Are you the type of reader that’s affected by book hype? If an upcoming release is getting a lot of attention, does it make you want to read it even more? It’s ok to admit it affects you, that’s why they call it ‘buzz’, it’s so persuasive! Woman on the Edge by Samantha M. Bailey is one of those books; it’s been on the bestseller list since it was released at the end of last year here in Canada and lots of fellow book bloggers on twitter loved it, so I was desperate to find an opening in my reading schedule to fit this one in. It’s hard for any book to live up to this excitement but once I picked it up I raced through it in two days, so I’m relieved to say it was worth the wait.
It begins with a haggard woman shoving her baby into Morgan Kincaid’s arms in a subway station, begging her to keep her child safe. Stunned, Morgan tries to question the stranger, but before she gets the chance, the mother jumps in front of a train, dying instantly. Not just an innocent bystander, Morgan’s got a shady reputation because of her ex-husband’s unethical business dealings, and when it’s revealed the baby’s mother Nicole was a self-made millionaire whose child is set to inherit her wealth, Morgan becomes a murder suspect. There are no shortage of twists, motives and potential suspects in this book, and although I had an inkling of who couldn’t be trusted early on, I still enjoyed the race to the finish and final reveal.
Interrupting Morgan’s present-day nightmare is Nicole’s story, detailing her descent into madness and paranoia only weeks after her baby is born. Although she’s clearly suffering from postpartum depression and psychosis, there are other malevolent forces at work. Once Morgan learns Nicole’s identity, Morgan ignores her lawyer’s warnings and decides to investigate Nicole’s last few weeks alive, desperate to discover what drove the mother to suicide.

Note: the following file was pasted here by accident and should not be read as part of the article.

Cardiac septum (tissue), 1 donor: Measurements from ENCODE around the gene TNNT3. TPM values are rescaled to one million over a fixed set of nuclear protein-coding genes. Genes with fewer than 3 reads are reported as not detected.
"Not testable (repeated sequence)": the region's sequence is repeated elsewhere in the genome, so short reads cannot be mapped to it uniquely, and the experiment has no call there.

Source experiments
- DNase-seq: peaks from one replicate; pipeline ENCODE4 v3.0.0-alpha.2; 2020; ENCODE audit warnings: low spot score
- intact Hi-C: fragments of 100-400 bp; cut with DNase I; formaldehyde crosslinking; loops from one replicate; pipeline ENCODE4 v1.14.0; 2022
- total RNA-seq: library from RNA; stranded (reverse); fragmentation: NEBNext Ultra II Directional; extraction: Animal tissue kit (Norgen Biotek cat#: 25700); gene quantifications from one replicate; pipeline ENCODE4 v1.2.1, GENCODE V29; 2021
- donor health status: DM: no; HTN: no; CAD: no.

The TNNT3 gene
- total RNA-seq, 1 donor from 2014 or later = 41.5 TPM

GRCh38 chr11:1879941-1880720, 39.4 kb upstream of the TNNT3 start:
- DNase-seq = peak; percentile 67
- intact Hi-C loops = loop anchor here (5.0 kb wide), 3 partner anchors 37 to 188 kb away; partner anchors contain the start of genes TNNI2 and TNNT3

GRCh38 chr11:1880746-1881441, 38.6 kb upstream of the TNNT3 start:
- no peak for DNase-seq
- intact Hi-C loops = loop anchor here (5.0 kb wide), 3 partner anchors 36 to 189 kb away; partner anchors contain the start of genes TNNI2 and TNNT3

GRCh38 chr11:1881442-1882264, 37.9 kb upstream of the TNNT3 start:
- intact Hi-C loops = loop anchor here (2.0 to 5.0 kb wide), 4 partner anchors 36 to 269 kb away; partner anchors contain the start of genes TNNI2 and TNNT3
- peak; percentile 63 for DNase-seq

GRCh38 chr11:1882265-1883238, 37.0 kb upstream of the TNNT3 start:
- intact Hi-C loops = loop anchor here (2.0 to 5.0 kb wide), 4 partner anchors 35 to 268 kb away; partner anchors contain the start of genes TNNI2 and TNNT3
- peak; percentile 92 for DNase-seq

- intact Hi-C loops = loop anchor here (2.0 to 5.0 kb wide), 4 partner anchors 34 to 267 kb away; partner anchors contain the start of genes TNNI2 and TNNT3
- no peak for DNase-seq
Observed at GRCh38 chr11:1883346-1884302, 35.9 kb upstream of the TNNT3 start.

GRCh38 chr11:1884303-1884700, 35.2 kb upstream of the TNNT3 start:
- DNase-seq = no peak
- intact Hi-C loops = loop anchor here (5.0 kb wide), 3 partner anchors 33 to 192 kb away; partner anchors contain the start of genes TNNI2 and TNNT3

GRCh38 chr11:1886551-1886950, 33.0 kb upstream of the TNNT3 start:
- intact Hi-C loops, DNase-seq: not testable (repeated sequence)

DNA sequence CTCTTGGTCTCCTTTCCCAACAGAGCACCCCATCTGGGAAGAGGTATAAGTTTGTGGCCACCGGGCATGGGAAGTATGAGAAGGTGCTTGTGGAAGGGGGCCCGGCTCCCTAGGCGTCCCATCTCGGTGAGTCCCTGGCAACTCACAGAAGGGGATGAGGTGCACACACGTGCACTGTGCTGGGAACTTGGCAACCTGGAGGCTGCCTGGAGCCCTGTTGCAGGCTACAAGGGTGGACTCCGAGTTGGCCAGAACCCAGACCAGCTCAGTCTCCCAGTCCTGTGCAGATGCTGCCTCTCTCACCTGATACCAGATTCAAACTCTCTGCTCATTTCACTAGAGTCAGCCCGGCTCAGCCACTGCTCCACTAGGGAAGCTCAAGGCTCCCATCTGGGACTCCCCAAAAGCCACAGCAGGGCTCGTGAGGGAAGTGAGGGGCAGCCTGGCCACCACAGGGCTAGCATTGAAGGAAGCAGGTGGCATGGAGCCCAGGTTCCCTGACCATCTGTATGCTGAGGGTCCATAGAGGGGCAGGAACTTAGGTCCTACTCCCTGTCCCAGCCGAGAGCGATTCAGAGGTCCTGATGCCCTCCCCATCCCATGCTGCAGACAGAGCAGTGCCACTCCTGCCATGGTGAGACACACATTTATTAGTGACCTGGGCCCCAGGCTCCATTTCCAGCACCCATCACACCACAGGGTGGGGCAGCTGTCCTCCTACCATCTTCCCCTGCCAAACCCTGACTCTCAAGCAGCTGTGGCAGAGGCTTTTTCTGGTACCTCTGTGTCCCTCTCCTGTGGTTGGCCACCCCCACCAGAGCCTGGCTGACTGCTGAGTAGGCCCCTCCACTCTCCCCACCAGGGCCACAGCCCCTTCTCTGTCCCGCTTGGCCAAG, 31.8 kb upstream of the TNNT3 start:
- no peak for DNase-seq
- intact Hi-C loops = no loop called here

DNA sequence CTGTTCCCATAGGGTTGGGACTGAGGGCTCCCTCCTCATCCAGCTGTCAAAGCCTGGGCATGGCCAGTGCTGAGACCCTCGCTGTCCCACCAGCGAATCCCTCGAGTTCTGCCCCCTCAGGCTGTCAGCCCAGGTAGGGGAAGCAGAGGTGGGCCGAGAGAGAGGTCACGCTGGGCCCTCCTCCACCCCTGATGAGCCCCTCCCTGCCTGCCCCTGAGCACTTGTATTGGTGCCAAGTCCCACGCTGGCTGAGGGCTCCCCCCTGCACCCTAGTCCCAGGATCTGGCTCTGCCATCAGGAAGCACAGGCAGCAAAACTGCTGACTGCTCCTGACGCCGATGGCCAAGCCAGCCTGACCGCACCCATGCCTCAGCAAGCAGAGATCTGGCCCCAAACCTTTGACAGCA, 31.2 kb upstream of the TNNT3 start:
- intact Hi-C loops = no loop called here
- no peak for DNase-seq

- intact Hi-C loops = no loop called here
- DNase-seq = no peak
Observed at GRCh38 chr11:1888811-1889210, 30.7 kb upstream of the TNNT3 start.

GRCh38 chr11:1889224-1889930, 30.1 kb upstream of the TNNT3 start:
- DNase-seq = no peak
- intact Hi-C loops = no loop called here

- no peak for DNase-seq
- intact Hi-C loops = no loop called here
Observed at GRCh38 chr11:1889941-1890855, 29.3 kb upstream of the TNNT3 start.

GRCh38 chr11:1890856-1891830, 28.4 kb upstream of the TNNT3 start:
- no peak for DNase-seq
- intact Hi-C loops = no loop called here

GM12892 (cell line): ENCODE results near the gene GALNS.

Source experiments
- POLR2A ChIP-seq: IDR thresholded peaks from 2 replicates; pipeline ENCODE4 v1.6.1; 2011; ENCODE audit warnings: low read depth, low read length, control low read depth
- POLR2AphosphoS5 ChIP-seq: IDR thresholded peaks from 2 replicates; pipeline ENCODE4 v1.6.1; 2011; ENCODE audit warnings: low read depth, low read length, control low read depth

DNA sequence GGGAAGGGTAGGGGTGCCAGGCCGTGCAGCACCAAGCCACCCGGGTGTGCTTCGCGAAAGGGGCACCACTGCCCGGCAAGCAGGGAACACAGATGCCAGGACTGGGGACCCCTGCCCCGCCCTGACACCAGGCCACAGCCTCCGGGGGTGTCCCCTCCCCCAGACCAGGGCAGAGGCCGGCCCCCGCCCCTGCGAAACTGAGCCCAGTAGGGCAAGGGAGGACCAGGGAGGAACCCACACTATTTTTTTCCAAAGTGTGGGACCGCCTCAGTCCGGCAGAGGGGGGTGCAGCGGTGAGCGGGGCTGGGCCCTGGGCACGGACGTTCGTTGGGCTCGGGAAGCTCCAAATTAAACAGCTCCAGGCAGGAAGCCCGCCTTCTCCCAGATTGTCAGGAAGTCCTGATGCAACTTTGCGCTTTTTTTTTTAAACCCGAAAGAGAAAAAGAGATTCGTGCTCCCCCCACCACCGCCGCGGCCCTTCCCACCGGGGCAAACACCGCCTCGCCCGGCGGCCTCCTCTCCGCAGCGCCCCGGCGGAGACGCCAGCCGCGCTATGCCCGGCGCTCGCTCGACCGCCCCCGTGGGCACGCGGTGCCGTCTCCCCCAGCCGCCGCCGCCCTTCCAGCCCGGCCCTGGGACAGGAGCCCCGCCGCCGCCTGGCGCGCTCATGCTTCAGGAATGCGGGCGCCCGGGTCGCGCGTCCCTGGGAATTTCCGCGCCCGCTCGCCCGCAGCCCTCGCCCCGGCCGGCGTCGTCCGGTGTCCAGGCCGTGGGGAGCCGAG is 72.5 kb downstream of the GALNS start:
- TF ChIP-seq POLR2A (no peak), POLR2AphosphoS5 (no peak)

Both Nicole and Morgan have been treated unfairly in their lives, and even though Nicole is a self-made success story, her postpartum experience is the most horrifying part of this entire book, probably because it’s such a common but unspoken part of motherhood. Granted Nicole’s symptoms are much more severe than most, but most Moms will be able to relate to the terror of having a newborn baby upend your life. In fact, if you’ve had a baby in the past few months, I’d recommend avoiding this book until you’ve had a few solid months of good sleeps, you don’t want this creepy story seeping into your subconscious.
The book is quite short so it’s light on character development and heavy on plot. But for those looking for a good thriller to keep your eyes glued to the page, an in-depth character study isn’t what you’re interested in anyway. Almost every person involved has a motive or a suspicious past, which is my favourite aspect of this book. I wanted to get to the end to see which person was lying, and as it turns out, all of them are, at one point or another. Still, the gradual truths that come out are believable, so I never felt like Bailey was stretching the possibilities of reality. And, thank god, there is no unreliable narrator in this book, which we’ve been trained to expect when any novel has a titular female character.
Many parallels are drawn between Nicole and Morgan, but the paranoia they both share is what builds tension and drives the narrative, their backstories becoming increasingly less important the further along we go. The atmosphere of this novel is its strongest suit; many authors are working in this genre but so few get it right, so Bailey’s success is clearly due to her steady and propulsive plotting.